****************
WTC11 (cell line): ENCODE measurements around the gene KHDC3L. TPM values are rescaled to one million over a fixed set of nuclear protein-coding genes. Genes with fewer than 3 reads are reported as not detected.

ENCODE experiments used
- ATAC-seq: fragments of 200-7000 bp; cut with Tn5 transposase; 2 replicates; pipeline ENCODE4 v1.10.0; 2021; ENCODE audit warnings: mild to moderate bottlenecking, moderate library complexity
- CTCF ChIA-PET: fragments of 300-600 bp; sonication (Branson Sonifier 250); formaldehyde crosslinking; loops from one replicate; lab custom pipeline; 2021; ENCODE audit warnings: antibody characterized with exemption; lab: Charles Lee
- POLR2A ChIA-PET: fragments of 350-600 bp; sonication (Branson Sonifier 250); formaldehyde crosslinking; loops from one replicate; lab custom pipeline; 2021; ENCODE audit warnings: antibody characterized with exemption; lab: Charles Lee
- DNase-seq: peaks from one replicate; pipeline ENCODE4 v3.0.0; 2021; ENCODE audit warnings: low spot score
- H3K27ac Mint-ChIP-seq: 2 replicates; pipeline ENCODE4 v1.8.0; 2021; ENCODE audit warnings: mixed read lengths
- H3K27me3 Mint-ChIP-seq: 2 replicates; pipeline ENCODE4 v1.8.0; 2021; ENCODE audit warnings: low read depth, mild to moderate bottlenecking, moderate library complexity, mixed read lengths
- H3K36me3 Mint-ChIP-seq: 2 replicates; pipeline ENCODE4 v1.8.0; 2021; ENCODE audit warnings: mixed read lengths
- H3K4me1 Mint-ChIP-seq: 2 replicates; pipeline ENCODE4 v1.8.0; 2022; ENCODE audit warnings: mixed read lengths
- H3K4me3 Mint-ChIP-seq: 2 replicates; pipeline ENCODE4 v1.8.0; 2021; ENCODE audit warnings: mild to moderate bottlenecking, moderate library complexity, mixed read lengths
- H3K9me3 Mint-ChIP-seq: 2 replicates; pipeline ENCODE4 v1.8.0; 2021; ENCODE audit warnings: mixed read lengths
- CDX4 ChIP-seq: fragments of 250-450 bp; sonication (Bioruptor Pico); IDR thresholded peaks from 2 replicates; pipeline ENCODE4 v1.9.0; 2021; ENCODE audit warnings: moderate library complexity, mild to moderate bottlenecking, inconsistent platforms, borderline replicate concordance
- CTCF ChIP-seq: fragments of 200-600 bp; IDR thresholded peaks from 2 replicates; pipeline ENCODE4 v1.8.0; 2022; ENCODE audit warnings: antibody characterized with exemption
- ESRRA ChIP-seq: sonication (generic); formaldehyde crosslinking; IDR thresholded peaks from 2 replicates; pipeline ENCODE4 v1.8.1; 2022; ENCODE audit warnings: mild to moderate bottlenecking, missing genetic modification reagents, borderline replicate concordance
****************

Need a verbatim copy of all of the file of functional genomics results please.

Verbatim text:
WTC11 (cell line): ENCODE measurements around the gene KHDC3L. TPM values are rescaled to one million over a fixed set of nuclear protein-coding genes. Genes with fewer than 3 reads are reported as not detected.

ENCODE experiments used
- ATAC-seq: fragments of 200-7000 bp; cut with Tn5 transposase; 2 replicates; pipeline ENCODE4 v1.10.0; 2021; ENCODE audit warnings: mild to moderate bottlenecking, moderate library complexity
- CTCF ChIA-PET: fragments of 300-600 bp; sonication (Branson Sonifier 250); formaldehyde crosslinking; loops from one replicate; lab custom pipeline; 2021; ENCODE audit warnings: antibody characterized with exemption; lab: Charles Lee
- POLR2A ChIA-PET: fragments of 350-600 bp; sonication (Branson Sonifier 250); formaldehyde crosslinking; loops from one replicate; lab custom pipeline; 2021; ENCODE audit warnings: antibody characterized with exemption; lab: Charles Lee
- DNase-seq: peaks from one replicate; pipeline ENCODE4 v3.0.0; 2021; ENCODE audit warnings: low spot score
- H3K27ac Mint-ChIP-seq: 2 replicates; pipeline ENCODE4 v1.8.0; 2021; ENCODE audit warnings: mixed read lengths
- H3K27me3 Mint-ChIP-seq: 2 replicates; pipeline ENCODE4 v1.8.0; 2021; ENCODE audit warnings: low read depth, mild to moderate bottlenecking, moderate library complexity, mixed read lengths
- H3K36me3 Mint-ChIP-seq: 2 replicates; pipeline ENCODE4 v1.8.0; 2021; ENCODE audit warnings: mixed read lengths
- H3K4me1 Mint-ChIP-seq: 2 replicates; pipeline ENCODE4 v1.8.0; 2022; ENCODE audit warnings: mixed read lengths
- H3K4me3 Mint-ChIP-seq: 2 replicates; pipeline ENCODE4 v1.8.0; 2021; ENCODE audit warnings: mild to moderate bottlenecking, moderate library complexity, mixed read lengths
- H3K9me3 Mint-ChIP-seq: 2 replicates; pipeline ENCODE4 v1.8.0; 2021; ENCODE audit warnings: mixed read lengths
- CDX4 ChIP-seq: fragments of 250-450 bp; sonication (Bioruptor Pico); IDR thresholded peaks from 2 replicates; pipeline ENCODE4 v1.9.0; 2021; ENCODE audit warnings: moderate library complexity, mild to moderate bottlenecking, inconsistent platforms, borderline replicate concordance
- CTCF ChIP-seq: fragments of 200-600 bp; IDR thresholded peaks from 2 replicates; pipeline ENCODE4 v1.8.0; 2022; ENCODE audit warnings: antibody characterized with exemption
- ESRRA ChIP-seq: sonication (generic); formaldehyde crosslinking; IDR thresholded peaks from 2 replicates; pipeline ENCODE4 v1.8.1; 2022; ENCODE audit warnings: mild to moderate bottlenecking, missing genetic modification reagents, borderline replicate concordance